By Jason Hiles, PhD
College of Theology
February 13, 2015
It is difficult to overestimate the significance of Holy Scripture when you consider the theological task and the goals of Christian ministry. Certainly other sources of knowledge are of value as we formulate theology and minister to God’s people.
Often personal experience is brought to bear as we reflect on the needs of the community and the challenges that are facing us. Similarly, the traditions that shape the community of faith are profoundly important as they represent the accumulated wisdom of God’s people. Furthermore, reason enables us to reflect on God’s word in light of our particular circumstances and context.
Yet each of these important sources of knowledge must align with a wisdom that transcends merely human understanding or else they will inevitably lead us away from truth, goodness and beauty in spite of our best intentions.
The word of God alone has been granted to God’s people as the final standard of truth and the means by which we can test and correct our experiences, traditions, and reasoning. Thus, it must serve as the plumb line by which everything is measured and the standard that constrains and shapes our theology and guides our ministry.
Although difficult at points, it is absolutely critical for the man and woman of God who hopes to speak truthfully and minister effectively to learn how to rightly handle God’s Word (2 Tim. 2:15).
The Bible is unique in that it is God’s Word, not merely the collected writings of inspiring human authors. Clearly the Bible is not less than human, and the unique personalities, characteristics and circumstances of the individuals who penned each book are reflected in its pages. But this is only part of the story when we consider the nature and authority of Scripture.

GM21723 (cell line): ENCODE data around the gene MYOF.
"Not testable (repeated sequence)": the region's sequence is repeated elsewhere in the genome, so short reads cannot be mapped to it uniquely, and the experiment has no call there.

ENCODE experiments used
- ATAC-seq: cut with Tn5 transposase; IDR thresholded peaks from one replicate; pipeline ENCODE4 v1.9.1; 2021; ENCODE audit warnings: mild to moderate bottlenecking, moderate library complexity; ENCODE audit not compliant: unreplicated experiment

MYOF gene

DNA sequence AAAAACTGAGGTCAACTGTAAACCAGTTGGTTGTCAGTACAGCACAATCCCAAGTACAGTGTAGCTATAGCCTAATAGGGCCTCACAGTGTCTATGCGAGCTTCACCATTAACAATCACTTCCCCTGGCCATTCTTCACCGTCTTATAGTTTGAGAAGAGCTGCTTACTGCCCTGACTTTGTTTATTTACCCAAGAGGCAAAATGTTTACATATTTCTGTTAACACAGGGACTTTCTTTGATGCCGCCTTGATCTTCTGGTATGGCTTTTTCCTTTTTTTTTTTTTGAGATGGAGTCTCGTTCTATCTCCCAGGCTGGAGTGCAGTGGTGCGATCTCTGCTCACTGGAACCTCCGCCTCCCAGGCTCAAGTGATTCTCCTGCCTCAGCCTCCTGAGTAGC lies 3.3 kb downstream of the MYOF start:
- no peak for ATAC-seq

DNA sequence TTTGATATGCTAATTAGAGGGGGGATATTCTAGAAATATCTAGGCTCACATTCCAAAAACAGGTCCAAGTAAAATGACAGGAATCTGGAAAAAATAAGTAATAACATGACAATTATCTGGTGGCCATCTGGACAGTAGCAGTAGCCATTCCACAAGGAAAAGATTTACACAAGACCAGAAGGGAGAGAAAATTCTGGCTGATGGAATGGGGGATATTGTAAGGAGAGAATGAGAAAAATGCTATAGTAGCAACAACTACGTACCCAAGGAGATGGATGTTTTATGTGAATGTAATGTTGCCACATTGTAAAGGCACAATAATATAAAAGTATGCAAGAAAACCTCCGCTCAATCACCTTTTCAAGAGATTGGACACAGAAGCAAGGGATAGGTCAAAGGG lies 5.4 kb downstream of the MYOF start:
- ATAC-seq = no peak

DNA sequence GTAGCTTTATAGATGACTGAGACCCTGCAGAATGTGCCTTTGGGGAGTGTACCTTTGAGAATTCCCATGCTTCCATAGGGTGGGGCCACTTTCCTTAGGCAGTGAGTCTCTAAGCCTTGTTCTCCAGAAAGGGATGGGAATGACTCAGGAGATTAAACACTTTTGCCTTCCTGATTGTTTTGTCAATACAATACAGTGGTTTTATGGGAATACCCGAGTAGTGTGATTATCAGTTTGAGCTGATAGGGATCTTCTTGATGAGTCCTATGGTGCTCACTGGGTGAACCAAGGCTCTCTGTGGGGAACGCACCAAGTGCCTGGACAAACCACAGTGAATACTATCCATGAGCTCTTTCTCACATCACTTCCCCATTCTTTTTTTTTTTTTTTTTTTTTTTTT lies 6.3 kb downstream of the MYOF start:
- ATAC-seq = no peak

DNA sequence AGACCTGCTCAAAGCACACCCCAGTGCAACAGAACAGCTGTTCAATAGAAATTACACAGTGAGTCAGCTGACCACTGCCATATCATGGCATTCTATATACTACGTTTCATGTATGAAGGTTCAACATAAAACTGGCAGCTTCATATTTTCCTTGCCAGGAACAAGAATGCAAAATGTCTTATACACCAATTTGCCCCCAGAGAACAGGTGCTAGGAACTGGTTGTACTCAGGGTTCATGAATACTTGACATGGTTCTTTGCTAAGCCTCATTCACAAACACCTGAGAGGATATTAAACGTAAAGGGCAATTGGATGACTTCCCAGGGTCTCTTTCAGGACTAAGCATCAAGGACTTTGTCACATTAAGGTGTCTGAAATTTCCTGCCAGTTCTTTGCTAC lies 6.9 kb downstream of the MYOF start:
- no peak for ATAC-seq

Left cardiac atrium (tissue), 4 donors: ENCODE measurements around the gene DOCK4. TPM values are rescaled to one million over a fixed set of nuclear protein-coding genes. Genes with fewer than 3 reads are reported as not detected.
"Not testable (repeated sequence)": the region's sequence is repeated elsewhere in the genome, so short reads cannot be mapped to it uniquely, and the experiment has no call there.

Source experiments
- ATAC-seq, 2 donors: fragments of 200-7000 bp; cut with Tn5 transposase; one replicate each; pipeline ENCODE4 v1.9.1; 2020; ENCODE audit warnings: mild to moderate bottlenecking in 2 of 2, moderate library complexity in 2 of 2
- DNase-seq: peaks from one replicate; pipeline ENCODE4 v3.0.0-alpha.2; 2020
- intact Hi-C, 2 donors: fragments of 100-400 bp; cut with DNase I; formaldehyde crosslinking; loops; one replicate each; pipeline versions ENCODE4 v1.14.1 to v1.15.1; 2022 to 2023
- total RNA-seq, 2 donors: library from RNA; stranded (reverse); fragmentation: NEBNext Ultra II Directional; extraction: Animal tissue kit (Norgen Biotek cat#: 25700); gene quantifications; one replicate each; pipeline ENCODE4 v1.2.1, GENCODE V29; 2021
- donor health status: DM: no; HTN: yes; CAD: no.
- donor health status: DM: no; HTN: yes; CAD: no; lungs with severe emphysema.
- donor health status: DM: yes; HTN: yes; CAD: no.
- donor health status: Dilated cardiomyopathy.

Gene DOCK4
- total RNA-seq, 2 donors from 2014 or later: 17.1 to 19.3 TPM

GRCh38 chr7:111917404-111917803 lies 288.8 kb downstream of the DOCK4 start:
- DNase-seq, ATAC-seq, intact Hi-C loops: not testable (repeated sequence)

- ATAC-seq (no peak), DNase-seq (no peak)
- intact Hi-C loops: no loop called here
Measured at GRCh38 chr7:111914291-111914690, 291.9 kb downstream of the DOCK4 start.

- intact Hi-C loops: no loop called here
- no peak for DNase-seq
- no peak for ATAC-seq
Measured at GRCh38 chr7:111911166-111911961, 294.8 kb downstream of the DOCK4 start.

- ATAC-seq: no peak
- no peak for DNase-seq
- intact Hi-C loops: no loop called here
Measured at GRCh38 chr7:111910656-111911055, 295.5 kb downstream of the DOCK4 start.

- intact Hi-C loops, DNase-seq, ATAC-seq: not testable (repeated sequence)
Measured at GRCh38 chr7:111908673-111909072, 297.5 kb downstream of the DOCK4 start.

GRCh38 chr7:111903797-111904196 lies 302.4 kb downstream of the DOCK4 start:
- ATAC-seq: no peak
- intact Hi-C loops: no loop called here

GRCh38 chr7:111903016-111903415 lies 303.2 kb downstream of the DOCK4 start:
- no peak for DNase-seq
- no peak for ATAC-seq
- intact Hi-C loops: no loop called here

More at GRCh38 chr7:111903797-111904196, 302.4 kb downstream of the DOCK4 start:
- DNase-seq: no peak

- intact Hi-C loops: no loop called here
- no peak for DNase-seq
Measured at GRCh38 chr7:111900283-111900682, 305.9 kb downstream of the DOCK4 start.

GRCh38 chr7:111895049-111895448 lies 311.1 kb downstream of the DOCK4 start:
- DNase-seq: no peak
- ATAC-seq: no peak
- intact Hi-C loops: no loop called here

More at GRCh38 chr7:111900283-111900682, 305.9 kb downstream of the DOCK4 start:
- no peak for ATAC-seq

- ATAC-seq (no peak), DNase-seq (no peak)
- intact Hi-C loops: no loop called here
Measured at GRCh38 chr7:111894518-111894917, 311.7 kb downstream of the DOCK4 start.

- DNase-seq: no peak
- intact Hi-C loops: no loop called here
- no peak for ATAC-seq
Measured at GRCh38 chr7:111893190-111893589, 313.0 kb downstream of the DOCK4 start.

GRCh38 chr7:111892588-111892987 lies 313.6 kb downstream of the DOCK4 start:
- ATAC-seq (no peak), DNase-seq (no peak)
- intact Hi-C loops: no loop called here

The biblical claim that “All Scripture is breathed out by God” (2 Tim. 3:16a) indicates that God has directly created the Bible in such a way that it is uniquely “profitable for teaching, for reproof, for correction, and for training in righteousness” such that “the man of God may be complete, equipped for every good work” (2 Tim. 3:16b-17).
Therefore, it is imperative that theology and ministry flow from the authoritative Word of God rather than our individual imaginations or collective concerns. It is in Scripture alone that we learn of God’s love for us and the precious gift of his Son, Jesus Christ.
Since God has spoken through Scripture with clarity and authority we must learn to rightly handle his Word so that our message and our ministry are centered on Christ, marked by hope, filled with compassion, and accompanied by the power of God’s own Spirit.
God is faithful and his word is truth. The gospel message alone is “the power of God for salvation to everyone who believes” (Rom. 1:16).